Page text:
Thursday, June 08, 2006


The shuttle will launch during a window between July 1-19.

Michael Cabbage
Sentinel Staff Writer
Posted June 8 2006, 6:31 PM EDT

HOUSTON -- Space shuttle Discovery's astronauts are ready to fly and confident their ship has been made safer, Commander Steve Lindsey said Thursday.

"I haven't seen a decision made that I didn't agree with," Lindsey said. "I think we've done everything we can on the ground and it's time to go flight test."

Lindsey and his six crewmates could be less than four weeks away from a planned launch from Kennedy Space Center during a window extending from July 1-19. A Flight Readiness Review scheduled for June 16 and 17 will choose the precise target date for the first shuttle liftoff in almost a year.

Discovery's 12-day mission has several purposes. First, the flight will continue to test new procedures and hardware designed to improve safety after the 2003 Columbia accident and the launch of sister ship Discovery last July.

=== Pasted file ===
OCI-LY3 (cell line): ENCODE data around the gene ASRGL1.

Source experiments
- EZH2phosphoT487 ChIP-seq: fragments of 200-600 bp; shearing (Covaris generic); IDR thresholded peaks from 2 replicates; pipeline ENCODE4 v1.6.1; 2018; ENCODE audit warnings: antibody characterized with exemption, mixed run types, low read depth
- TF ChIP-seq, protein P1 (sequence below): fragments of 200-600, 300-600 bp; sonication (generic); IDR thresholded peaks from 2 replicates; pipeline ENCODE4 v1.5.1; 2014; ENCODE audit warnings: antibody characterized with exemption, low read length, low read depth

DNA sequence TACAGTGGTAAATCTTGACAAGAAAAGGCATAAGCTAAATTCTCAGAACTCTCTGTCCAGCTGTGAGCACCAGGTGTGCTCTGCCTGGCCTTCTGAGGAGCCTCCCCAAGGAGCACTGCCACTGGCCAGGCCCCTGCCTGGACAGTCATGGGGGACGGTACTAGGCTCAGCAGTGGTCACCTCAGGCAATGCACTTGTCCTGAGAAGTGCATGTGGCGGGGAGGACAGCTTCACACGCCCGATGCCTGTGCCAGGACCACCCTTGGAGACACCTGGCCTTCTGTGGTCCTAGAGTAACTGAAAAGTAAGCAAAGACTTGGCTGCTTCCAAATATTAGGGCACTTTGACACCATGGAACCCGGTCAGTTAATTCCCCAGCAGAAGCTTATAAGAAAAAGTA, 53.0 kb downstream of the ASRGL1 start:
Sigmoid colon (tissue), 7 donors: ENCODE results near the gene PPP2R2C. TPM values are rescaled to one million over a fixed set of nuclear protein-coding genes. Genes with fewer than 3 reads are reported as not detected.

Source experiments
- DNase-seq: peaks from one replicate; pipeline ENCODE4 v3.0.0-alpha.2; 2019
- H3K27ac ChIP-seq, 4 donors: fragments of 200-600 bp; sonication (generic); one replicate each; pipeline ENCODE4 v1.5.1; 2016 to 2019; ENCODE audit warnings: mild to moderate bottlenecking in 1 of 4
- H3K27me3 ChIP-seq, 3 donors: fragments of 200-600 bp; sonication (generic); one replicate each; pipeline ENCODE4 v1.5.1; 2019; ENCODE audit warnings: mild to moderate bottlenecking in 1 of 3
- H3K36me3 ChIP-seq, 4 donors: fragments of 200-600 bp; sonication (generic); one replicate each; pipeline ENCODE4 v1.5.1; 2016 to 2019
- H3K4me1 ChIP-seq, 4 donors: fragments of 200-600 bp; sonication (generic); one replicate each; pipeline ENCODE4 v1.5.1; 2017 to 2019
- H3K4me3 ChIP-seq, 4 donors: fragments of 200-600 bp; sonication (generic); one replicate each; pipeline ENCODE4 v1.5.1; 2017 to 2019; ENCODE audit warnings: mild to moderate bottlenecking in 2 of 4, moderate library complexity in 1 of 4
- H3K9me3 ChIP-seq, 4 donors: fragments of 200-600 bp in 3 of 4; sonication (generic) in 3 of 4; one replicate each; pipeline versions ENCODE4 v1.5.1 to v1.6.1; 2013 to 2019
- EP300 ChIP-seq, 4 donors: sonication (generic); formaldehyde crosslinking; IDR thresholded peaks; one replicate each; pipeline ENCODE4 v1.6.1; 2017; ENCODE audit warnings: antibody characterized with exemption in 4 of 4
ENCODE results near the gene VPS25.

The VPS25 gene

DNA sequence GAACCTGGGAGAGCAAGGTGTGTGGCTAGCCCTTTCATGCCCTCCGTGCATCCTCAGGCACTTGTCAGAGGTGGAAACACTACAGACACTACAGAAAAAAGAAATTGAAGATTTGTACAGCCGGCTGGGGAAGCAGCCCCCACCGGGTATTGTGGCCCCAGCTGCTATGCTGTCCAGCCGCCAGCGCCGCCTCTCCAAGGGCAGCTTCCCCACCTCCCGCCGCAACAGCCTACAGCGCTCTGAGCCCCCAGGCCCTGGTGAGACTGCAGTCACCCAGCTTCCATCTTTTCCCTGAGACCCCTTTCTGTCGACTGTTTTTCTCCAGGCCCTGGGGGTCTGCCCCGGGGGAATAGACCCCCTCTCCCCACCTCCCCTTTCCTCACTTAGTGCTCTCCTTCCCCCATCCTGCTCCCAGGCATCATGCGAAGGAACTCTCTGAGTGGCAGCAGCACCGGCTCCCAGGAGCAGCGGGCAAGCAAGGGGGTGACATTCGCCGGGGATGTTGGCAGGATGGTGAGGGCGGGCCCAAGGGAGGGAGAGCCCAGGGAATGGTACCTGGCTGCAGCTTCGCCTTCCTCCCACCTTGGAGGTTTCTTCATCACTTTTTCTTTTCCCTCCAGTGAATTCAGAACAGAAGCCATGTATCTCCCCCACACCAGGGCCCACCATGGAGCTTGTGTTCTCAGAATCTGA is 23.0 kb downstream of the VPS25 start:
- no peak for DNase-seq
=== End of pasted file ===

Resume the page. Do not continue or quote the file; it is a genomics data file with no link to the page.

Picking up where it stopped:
Perhaps the single biggest change is the removal of a 34-pound foam ramp from the shuttle's external fuel tank. A one-pound chunk of the ramp broke off during Discovery's last launch and narrowly missed hitting the orbiter.

Thirty-four smaller ramps that pose a smaller debris threat will not modified until a later flight.

"We'd just as soon make one change, flight test it, then go to the next change," Lindsey said.

The flight also will deliver 5,100 pounds of cargo to the international space station and drop off German astronaut Thomas Reiter, who will join the outpost's two other long-term residents. Discovery is scheduled to spend at least eight days docked to the station.

Reiter's stay on the outpost is expected to last about six months, but could be extended if future shuttle flights don't launch on time.

"If you are doing a long a long-term mission to the station, you always have to consider that situation." said Reiter, who spent 179 days aboard the Russian Mir space station in 1995 and 1996.

In addition to Reiter and Lindsey, Discovery's crew consists of pilot Mark Kelly and mission specialists Mike Fossum, Lisa Nowak, Stephanie Wilson and Piers Sellers. Fossum, Nowak and Wilson will be making their first flights into space.

The astronauts are scheduled to arrive at KSC on Monday to take part in a practice countdown and other training before next month's planned liftoff. A July 1 launch would occur at 3:48 p.m. With an on-time launch, the mission would be scheduled to land about 10:45 a.m. on July 13 at KSC.

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